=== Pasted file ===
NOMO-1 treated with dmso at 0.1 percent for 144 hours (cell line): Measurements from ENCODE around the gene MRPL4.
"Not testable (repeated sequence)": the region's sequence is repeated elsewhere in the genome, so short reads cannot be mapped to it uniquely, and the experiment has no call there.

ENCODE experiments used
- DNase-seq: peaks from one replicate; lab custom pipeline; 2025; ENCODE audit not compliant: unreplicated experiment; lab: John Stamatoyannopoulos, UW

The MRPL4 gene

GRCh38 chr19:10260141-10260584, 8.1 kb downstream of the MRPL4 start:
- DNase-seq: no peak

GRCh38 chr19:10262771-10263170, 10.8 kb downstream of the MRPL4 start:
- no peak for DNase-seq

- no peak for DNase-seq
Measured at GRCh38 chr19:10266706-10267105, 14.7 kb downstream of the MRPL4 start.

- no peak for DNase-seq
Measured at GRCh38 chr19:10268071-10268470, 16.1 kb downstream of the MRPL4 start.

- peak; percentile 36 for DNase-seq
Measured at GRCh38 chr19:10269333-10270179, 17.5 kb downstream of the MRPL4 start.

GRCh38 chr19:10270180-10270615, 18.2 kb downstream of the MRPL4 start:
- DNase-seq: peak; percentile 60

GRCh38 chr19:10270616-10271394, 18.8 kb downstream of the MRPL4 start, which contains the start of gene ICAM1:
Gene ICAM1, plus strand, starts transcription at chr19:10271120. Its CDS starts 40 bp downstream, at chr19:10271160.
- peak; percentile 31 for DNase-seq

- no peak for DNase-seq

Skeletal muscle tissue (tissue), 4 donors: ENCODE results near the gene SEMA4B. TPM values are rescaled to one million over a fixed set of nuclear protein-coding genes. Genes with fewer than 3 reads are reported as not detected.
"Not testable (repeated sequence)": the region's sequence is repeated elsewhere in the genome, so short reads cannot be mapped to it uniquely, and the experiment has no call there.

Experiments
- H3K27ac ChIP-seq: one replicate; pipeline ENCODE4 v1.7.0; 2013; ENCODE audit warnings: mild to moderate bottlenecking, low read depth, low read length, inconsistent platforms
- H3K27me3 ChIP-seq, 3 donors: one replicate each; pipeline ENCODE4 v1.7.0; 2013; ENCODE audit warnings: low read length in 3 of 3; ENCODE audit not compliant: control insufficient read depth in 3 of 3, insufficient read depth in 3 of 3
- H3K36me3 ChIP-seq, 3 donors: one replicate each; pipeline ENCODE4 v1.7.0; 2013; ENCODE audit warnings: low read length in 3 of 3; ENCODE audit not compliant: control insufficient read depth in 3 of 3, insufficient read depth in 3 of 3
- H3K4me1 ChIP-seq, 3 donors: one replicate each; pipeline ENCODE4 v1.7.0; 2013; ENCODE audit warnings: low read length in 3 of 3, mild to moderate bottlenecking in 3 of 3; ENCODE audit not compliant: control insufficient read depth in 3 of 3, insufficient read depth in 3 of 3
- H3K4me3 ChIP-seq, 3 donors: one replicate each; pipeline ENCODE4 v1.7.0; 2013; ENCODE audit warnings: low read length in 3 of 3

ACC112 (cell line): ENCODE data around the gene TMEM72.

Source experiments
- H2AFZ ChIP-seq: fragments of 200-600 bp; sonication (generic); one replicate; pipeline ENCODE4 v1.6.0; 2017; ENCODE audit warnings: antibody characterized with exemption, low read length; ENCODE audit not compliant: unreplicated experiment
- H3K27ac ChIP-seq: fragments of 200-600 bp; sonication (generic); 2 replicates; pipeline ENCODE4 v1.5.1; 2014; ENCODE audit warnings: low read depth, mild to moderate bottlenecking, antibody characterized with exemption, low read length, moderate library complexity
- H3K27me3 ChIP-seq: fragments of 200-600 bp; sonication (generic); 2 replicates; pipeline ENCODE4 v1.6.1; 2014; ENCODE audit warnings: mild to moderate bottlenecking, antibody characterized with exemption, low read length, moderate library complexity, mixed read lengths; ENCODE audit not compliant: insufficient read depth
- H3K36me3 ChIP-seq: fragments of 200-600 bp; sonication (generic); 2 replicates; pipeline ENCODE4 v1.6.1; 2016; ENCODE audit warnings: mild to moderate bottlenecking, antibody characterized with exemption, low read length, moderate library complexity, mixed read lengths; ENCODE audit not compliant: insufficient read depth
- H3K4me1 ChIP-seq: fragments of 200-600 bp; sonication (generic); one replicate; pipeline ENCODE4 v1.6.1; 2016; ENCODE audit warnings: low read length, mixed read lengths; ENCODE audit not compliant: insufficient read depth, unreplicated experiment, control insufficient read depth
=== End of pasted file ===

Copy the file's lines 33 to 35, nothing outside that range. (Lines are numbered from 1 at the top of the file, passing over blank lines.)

- H3K27ac ChIP-seq: fragments of 200-600 bp; sonication (generic); 2 replicates; pipeline ENCODE4 v1.5.1; 2014; ENCODE audit warnings: low read depth, mild to moderate bottlenecking, antibody characterized with exemption, low read length, moderate library complexity
- H3K27me3 ChIP-seq: fragments of 200-600 bp; sonication (generic); 2 replicates; pipeline ENCODE4 v1.6.1; 2014; ENCODE audit warnings: mild to moderate bottlenecking, antibody characterized with exemption, low read length, moderate library complexity, mixed read lengths; ENCODE audit not compliant: insufficient read depth
- H3K36me3 ChIP-seq: fragments of 200-600 bp; sonication (generic); 2 replicates; pipeline ENCODE4 v1.6.1; 2016; ENCODE audit warnings: mild to moderate bottlenecking, antibody characterized with exemption, low read length, moderate library complexity, mixed read lengths; ENCODE audit not compliant: insufficient read depth